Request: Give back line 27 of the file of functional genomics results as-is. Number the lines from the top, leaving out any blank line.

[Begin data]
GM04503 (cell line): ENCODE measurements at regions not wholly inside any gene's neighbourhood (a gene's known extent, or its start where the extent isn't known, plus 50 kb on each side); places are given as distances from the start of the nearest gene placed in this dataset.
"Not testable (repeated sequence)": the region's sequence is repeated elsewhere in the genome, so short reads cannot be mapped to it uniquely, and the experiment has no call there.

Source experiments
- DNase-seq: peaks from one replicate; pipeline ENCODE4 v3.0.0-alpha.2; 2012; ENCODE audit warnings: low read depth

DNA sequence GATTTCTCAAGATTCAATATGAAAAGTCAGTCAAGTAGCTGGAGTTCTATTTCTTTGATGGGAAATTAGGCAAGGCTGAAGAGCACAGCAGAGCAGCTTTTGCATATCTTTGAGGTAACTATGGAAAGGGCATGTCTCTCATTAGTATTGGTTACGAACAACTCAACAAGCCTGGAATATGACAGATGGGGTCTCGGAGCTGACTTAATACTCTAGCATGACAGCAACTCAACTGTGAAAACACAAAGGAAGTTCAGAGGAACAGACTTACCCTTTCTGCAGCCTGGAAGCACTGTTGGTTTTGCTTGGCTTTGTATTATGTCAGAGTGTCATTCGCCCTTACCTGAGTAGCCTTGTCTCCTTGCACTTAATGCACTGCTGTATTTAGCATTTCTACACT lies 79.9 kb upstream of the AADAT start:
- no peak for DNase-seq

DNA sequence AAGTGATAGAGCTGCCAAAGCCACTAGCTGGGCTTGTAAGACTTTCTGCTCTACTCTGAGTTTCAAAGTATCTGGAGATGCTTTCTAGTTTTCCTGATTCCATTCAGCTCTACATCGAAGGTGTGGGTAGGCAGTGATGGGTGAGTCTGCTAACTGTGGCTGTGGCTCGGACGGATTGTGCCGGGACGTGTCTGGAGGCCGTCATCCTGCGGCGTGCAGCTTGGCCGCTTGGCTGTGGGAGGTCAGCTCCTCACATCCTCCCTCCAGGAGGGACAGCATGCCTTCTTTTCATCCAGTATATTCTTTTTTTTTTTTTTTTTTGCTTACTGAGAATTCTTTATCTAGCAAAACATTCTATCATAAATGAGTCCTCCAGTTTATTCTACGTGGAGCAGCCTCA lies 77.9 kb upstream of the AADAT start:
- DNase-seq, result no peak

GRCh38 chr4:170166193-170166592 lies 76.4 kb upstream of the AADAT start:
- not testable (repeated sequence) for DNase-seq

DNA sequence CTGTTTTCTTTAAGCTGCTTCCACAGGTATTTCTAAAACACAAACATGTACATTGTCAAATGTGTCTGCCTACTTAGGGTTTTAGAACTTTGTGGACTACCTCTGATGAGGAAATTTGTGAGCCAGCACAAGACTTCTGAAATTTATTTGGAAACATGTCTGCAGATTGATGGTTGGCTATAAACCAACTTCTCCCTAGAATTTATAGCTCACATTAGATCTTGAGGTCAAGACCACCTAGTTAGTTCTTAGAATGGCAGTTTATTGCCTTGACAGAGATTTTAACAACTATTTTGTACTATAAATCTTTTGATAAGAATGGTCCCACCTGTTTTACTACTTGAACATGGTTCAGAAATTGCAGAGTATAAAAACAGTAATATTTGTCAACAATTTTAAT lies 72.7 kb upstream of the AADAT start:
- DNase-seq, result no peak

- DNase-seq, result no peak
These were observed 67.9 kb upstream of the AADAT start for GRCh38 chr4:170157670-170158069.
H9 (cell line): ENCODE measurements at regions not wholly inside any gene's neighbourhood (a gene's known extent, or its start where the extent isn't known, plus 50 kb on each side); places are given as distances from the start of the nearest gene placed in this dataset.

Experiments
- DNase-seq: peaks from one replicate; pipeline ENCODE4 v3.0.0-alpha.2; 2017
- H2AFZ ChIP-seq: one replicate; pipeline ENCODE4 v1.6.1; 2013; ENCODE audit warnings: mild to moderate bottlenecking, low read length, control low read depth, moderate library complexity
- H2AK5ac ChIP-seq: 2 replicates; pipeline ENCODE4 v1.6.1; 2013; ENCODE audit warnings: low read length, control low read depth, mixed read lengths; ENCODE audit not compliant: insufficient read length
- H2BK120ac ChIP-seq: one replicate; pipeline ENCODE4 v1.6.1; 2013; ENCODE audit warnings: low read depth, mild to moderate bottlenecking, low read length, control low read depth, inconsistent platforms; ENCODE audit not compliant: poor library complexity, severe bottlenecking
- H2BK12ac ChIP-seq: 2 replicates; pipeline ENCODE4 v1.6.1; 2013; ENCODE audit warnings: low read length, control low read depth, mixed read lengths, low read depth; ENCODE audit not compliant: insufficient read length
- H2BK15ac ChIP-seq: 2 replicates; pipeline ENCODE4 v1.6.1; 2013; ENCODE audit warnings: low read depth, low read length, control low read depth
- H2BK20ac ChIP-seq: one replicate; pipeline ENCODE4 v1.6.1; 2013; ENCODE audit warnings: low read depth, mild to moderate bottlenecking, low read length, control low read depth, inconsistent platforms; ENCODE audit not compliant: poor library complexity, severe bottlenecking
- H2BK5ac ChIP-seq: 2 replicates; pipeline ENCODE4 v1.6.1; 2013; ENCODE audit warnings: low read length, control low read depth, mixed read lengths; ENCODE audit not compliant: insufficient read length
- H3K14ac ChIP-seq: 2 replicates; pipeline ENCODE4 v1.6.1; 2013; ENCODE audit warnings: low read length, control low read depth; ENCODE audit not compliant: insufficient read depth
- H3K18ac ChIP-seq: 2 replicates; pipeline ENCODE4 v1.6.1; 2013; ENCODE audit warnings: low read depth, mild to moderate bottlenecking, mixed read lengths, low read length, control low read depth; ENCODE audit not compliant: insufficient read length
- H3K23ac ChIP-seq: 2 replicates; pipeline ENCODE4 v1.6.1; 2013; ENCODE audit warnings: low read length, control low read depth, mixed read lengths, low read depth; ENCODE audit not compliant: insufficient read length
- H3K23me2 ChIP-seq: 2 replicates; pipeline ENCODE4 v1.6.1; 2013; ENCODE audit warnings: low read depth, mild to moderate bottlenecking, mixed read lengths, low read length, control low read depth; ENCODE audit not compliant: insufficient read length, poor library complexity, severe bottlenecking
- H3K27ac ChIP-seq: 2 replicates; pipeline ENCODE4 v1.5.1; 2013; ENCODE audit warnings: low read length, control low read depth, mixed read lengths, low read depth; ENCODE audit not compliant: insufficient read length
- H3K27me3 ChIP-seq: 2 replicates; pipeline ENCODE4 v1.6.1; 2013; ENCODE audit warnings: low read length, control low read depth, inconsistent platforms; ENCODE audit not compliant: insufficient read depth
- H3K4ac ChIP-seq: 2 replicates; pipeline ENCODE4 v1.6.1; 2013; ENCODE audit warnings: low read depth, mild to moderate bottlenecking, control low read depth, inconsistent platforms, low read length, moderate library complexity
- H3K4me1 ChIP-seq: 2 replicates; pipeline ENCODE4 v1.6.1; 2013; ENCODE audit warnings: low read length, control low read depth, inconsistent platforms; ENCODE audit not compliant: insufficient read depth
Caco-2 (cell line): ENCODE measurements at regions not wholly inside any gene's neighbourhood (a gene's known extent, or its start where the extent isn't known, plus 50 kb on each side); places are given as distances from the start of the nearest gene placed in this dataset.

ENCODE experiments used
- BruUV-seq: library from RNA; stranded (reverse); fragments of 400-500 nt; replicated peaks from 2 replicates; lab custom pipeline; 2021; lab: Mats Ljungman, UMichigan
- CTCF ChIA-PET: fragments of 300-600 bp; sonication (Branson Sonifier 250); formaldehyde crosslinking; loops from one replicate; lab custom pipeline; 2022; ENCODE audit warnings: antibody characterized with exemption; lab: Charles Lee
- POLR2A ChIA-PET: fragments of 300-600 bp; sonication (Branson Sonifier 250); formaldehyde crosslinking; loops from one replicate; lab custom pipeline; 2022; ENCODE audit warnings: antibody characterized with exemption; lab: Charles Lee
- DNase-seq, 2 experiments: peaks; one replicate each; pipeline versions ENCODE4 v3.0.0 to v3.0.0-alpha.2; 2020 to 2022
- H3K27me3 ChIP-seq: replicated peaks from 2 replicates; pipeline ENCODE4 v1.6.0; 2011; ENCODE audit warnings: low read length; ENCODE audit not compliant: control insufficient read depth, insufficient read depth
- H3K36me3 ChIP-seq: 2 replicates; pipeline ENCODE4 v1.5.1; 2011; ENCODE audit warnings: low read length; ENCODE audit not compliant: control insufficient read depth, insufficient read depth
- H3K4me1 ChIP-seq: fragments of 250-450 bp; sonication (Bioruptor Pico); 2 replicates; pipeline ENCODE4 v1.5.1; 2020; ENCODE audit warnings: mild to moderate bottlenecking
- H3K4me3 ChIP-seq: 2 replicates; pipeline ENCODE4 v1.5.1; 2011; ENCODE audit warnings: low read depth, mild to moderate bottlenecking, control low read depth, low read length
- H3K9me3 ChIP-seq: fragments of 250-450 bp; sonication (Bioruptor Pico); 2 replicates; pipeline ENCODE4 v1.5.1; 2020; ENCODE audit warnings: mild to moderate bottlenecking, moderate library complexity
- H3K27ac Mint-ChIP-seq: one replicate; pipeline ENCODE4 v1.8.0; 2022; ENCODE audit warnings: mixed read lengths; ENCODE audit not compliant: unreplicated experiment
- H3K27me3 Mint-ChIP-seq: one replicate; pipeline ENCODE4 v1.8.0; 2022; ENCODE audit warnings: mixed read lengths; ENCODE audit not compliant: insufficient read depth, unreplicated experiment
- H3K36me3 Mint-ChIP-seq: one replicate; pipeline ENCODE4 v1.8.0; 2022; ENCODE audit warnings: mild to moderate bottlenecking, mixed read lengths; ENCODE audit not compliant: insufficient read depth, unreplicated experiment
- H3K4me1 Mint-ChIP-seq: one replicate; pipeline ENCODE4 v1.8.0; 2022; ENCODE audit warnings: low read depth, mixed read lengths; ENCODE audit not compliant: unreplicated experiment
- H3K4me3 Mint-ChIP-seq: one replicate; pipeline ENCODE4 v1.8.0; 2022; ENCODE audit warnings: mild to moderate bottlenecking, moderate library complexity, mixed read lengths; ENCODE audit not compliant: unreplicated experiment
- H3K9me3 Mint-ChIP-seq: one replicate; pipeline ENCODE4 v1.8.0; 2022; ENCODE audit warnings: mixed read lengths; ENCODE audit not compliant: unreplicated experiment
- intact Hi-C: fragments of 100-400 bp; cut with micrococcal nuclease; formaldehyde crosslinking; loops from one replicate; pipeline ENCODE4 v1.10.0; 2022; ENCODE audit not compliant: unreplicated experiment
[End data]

- H3K23ac ChIP-seq: 2 replicates; pipeline ENCODE4 v1.6.1; 2013; ENCODE audit warnings: low read length, control low read depth, mixed read lengths, low read depth; ENCODE audit not compliant: insufficient read length